"The White House had no immediate comment on Feinstein's letter or the Post article, which was published on Thursday as Bush and Democratic rival John Kerry prepared to argue about Iraq in the first of three presidential debates.....

"But many of his remarks on Iraq employed the same themes, and sometimes the same terms, as statements by Bush and other administration officials. On Thursday, the Post quoted unnamed administration officials as saying Allawi had been coached and aided by the U.S. government, its allies and friends of the administration.

"It specifically cited former Coalition Provisional Authority spokesman Dan Senor for sending Allawi recommended phrases and helping him rehearse. The newspaper said Senor represents the Bush campaign in media appearances. Senor could not be reached for comment....

"But Bush-Cheney spokesman Scott Stanzel said Senor did not work for the campaign, though he acknowledged that campaign staff direct media outlets to Senor for interviews...."

Well, let's play the guessing game, Does Dan Senor work for Bush-Cheney or not? And does Iyad Allawi speak for Iraq? Or for the President of the United States?

This is, after all, an issue which is even more important in Iraq than it is here.

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Do You REALLY Want Four More Years of This?

While the President has been busy cutting taxes and reducing Saddam Hussein's wages, and the Republican Congress has been busy "defending" marriage, "defending" the Pledge of Alliegance, "defending" the right to keep and bear arms in the District of Columbia and the right to keep and bear thirty round rifle magazines everywhere else, this is what some very ordinary Americans have been dealing with:

"Health Insurance Costs Rise Faster Than Wages
Tue Sep 28, 2004 10:53 AM ET

By Maggie Fox, Health and Science Correspondent

WASHINGTON (Reuters) - Health insurance premiums for workers are rising around three times faster than their wages, and health costs eat up a quarter of earnings for more than 14 million Americans, according to a survey on Tuesday.

While benefits are being cut, health insurance premiums are rising, the report from the nonprofit Families USA found.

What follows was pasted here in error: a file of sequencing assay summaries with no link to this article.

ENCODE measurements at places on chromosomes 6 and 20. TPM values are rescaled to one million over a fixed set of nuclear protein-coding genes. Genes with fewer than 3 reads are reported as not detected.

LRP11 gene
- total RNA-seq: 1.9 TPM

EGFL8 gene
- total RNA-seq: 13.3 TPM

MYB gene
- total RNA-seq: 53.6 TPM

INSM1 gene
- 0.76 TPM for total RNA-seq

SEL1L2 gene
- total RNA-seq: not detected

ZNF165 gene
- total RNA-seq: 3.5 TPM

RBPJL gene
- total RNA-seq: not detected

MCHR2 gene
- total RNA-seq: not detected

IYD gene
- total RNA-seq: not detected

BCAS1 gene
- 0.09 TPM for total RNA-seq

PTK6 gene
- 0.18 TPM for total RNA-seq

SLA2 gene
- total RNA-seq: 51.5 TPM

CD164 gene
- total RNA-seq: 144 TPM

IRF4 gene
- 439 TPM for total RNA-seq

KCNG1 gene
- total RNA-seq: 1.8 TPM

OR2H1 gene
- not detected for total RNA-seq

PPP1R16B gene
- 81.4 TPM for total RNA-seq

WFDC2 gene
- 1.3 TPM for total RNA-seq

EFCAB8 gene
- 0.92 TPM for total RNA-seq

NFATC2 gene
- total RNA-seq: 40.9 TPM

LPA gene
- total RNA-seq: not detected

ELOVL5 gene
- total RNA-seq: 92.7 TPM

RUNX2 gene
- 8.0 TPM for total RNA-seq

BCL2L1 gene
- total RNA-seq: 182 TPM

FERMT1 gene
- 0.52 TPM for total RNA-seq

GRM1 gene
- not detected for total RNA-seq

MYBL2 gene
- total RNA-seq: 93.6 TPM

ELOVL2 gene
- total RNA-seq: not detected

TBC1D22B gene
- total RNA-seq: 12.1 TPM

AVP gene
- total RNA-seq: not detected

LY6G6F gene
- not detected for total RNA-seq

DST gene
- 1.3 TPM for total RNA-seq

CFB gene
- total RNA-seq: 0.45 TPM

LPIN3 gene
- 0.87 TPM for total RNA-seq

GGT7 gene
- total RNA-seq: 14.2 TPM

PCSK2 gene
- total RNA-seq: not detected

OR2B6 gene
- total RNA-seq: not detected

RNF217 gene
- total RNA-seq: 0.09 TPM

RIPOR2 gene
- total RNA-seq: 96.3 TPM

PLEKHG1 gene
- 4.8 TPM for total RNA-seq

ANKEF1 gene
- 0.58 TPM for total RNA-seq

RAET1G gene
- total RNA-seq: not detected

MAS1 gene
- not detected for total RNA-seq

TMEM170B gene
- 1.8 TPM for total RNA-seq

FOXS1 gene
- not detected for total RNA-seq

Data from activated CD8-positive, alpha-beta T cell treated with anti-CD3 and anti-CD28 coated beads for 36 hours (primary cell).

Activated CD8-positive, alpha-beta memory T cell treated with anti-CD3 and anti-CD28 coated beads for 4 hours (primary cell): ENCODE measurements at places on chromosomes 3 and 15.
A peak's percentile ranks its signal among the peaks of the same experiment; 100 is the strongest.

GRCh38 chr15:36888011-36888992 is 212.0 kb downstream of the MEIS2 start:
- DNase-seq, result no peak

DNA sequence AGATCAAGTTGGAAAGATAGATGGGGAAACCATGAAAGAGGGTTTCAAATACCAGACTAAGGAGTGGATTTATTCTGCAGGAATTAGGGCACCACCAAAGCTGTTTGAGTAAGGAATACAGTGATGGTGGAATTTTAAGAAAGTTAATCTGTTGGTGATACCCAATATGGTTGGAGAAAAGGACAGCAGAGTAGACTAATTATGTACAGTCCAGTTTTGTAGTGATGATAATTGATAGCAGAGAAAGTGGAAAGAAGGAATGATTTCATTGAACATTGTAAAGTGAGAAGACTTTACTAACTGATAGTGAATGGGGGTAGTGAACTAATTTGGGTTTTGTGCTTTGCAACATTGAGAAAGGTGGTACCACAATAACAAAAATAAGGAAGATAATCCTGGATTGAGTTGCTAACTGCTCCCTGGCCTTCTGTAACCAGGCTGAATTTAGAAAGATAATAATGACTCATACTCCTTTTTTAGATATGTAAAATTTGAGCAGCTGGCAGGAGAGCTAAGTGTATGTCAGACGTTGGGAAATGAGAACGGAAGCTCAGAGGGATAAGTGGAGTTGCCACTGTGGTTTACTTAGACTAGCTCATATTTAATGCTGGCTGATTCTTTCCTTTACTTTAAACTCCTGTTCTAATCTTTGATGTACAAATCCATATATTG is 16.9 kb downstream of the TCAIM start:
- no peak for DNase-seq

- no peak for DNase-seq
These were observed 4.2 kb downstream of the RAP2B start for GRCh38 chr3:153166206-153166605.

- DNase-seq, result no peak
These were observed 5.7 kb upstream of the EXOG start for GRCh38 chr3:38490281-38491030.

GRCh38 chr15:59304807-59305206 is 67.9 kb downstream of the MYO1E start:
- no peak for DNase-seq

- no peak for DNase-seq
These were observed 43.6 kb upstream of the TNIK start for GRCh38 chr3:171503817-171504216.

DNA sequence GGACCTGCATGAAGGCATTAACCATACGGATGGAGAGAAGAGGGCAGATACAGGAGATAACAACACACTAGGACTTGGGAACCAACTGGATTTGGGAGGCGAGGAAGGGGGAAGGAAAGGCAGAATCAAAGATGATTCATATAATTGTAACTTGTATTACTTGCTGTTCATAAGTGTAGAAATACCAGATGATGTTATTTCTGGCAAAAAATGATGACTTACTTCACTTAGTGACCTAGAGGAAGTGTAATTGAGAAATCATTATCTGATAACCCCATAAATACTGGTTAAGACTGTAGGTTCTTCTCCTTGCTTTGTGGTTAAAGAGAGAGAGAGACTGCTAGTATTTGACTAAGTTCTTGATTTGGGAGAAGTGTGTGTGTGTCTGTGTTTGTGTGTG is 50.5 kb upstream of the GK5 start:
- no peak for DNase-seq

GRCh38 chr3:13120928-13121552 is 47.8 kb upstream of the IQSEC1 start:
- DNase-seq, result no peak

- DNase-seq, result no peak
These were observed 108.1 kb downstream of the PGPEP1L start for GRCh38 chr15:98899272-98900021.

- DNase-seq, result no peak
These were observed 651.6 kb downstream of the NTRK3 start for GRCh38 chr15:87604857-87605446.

"Working families were squeezed by runaway health care costs over the past four years," said Families USA executive director Ron Pollack.

"As a result, workers are paying much more in premiums but are receiving less health coverage, wages are being depressed; and millions of people have lost health coverage entirely."

The cost of health insurance premiums rose by nearly 36 percent on average from 2000 to 2004 in 35 states, said the group, which bills itself as a nonpartisan watchdog on health care issues. Average earnings rose just 12 percent over the same time....

But the number of people without insurance rose last year from 43 million to 45 million and some experts say rising insurance costs are in part to blame....

"In 2003-2004, one out of every three Americans under 65 years of age went without health insurance for some period of time. Over half of these people were uninsured for at least nine months," the group said....

For the report Families USA used data compiled and analyzed by The Lewin Group from the U.S. Census Bureau, the Department of Labor, and the Department of Health and Human Services."

Yes, yes, I know--the President "has a plan", finally, as a part of his "ownership" initiative, where ownership and responsibility are encouraged everywhere but in Official Washington. No Republican Politician Left Behind. So what else is new?

Since this is a democracy, maybe we all ought to be burning while Rome fiddles, since our grand Republican leaders have been fiddling while Rome burns.